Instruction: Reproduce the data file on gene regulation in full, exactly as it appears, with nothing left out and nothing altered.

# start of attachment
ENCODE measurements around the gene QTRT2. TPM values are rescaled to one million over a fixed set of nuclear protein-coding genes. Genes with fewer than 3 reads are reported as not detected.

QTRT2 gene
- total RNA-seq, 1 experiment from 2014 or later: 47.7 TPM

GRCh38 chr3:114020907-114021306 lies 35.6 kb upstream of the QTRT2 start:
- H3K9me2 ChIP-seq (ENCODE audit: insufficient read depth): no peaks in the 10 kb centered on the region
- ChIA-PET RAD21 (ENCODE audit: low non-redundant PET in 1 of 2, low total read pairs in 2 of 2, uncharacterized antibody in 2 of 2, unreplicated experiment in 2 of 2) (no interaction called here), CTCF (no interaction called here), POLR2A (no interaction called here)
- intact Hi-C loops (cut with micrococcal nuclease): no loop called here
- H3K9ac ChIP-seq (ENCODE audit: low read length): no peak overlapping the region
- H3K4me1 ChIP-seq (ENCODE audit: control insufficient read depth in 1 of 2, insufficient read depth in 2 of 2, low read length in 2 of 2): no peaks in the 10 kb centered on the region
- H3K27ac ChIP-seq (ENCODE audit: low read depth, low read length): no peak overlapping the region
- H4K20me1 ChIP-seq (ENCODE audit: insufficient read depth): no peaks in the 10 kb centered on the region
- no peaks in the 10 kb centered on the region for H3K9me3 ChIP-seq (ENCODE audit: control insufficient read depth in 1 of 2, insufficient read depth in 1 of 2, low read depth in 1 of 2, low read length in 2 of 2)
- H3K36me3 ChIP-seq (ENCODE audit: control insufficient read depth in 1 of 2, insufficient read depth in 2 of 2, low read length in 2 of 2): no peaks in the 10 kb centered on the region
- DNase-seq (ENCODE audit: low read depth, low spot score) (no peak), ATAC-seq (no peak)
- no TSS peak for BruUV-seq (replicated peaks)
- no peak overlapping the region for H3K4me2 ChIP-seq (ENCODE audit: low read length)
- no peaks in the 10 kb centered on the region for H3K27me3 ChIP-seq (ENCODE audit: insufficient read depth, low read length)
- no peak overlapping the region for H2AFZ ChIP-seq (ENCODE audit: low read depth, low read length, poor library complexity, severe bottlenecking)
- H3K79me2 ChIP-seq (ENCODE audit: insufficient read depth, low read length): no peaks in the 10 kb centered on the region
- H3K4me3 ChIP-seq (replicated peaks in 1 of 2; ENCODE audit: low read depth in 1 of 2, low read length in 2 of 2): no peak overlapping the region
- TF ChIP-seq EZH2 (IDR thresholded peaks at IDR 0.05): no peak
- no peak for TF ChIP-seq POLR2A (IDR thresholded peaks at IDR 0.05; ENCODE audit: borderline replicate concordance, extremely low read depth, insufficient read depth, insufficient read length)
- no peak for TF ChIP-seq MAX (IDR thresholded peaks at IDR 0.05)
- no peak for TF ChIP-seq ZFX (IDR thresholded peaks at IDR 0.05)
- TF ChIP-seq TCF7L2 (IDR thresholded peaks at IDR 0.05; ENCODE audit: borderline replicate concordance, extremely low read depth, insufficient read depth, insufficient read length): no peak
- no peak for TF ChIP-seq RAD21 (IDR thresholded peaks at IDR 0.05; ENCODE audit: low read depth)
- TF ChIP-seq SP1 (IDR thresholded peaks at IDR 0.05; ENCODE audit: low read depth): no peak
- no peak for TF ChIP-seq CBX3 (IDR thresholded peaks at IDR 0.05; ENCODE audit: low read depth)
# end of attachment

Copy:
ENCODE measurements around the gene QTRT2. TPM values are rescaled to one million over a fixed set of nuclear protein-coding genes. Genes with fewer than 3 reads are reported as not detected.

QTRT2 gene
- total RNA-seq, 1 experiment from 2014 or later: 47.7 TPM

GRCh38 chr3:114020907-114021306 lies 35.6 kb upstream of the QTRT2 start:
- H3K9me2 ChIP-seq (ENCODE audit: insufficient read depth): no peaks in the 10 kb centered on the region
- ChIA-PET RAD21 (ENCODE audit: low non-redundant PET in 1 of 2, low total read pairs in 2 of 2, uncharacterized antibody in 2 of 2, unreplicated experiment in 2 of 2) (no interaction called here), CTCF (no interaction called here), POLR2A (no interaction called here)
- intact Hi-C loops (cut with micrococcal nuclease): no loop called here
- H3K9ac ChIP-seq (ENCODE audit: low read length): no peak overlapping the region
- H3K4me1 ChIP-seq (ENCODE audit: control insufficient read depth in 1 of 2, insufficient read depth in 2 of 2, low read length in 2 of 2): no peaks in the 10 kb centered on the region
- H3K27ac ChIP-seq (ENCODE audit: low read depth, low read length): no peak overlapping the region
- H4K20me1 ChIP-seq (ENCODE audit: insufficient read depth): no peaks in the 10 kb centered on the region
- no peaks in the 10 kb centered on the region for H3K9me3 ChIP-seq (ENCODE audit: control insufficient read depth in 1 of 2, insufficient read depth in 1 of 2, low read depth in 1 of 2, low read length in 2 of 2)
- H3K36me3 ChIP-seq (ENCODE audit: control insufficient read depth in 1 of 2, insufficient read depth in 2 of 2, low read length in 2 of 2): no peaks in the 10 kb centered on the region
- DNase-seq (ENCODE audit: low read depth, low spot score) (no peak), ATAC-seq (no peak)
- no TSS peak for BruUV-seq (replicated peaks)
- no peak overlapping the region for H3K4me2 ChIP-seq (ENCODE audit: low read length)
- no peaks in the 10 kb centered on the region for H3K27me3 ChIP-seq (ENCODE audit: insufficient read depth, low read length)
- no peak overlapping the region for H2AFZ ChIP-seq (ENCODE audit: low read depth, low read length, poor library complexity, severe bottlenecking)
- H3K79me2 ChIP-seq (ENCODE audit: insufficient read depth, low read length): no peaks in the 10 kb centered on the region
- H3K4me3 ChIP-seq (replicated peaks in 1 of 2; ENCODE audit: low read depth in 1 of 2, low read length in 2 of 2): no peak overlapping the region
- TF ChIP-seq EZH2 (IDR thresholded peaks at IDR 0.05): no peak
- no peak for TF ChIP-seq POLR2A (IDR thresholded peaks at IDR 0.05; ENCODE audit: borderline replicate concordance, extremely low read depth, insufficient read depth, insufficient read length)
- no peak for TF ChIP-seq MAX (IDR thresholded peaks at IDR 0.05)
- no peak for TF ChIP-seq ZFX (IDR thresholded peaks at IDR 0.05)
- TF ChIP-seq TCF7L2 (IDR thresholded peaks at IDR 0.05; ENCODE audit: borderline replicate concordance, extremely low read depth, insufficient read depth, insufficient read length): no peak
- no peak for TF ChIP-seq RAD21 (IDR thresholded peaks at IDR 0.05; ENCODE audit: low read depth)
- TF ChIP-seq SP1 (IDR thresholded peaks at IDR 0.05; ENCODE audit: low read depth): no peak
- no peak for TF ChIP-seq CBX3 (IDR thresholded peaks at IDR 0.05; ENCODE audit: low read depth)